ENG 5555HF – Archived Toronto: Literary and Cultural Tracings
Professor Heather Murray
The first goal of this course is to explore the diverse literary and cultural histories of Toronto (including the vibrant literary networks and scenes of today), by working with equally rich and varied library collections and archival deposits to be found throughout the Toronto area, as well as digitized collections and online sources. The second goal is to provide students with advanced primary source and archival research skills, along with an understanding of the practical, theoretical, ethical, legal, and affective dimensions of archival work. Thus, this course is aimed both to intending “CanLit” specialists, and to students from other fields who wish to acquire training in primary source work and related transferrable skills. While there will be a certain amount of secondary reading, the main work of this course will be hands-on research, beginning with a series of guided individual and group assignments designed to familiarize students with some of key collections, and with the trajectories of research. (Sample topics could include 19th C authorial organizations and reading groups; bohemian and left cultural “scenes” of the ’20s, ’30s, and ’40s; the evolution of poetry reading series; the literary legacy of lesbian and gay publications.) We will pay particular attention to the challenges of researching earlier historical periods, and “minority” or less well-documented communities. Students will develop individual research topics for their final papers.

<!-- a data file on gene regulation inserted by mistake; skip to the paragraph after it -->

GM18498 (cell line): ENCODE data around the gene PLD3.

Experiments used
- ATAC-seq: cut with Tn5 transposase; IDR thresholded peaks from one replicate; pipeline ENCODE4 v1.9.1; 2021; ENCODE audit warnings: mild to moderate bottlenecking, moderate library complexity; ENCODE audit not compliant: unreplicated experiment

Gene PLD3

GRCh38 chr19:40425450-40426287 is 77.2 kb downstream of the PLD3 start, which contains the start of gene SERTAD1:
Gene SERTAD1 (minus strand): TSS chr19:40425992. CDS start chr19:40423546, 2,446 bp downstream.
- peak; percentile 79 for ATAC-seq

Course Reading List
Key texts include: Lisa Gitelman, Paper Knowledge: Toward a Media History of Documents; James O’Toole and Richard J. Cox, Understanding Archives and Manuscripts (second edition); Carolyn Steedman, Dust: The Archive and Cultural History
Course Method of Evaluation and Course Requirements
Guided research exercises and group research presentations 30%; individual presentations 10%; final paper (including workshopping of proposal) 60%.
If interested, please: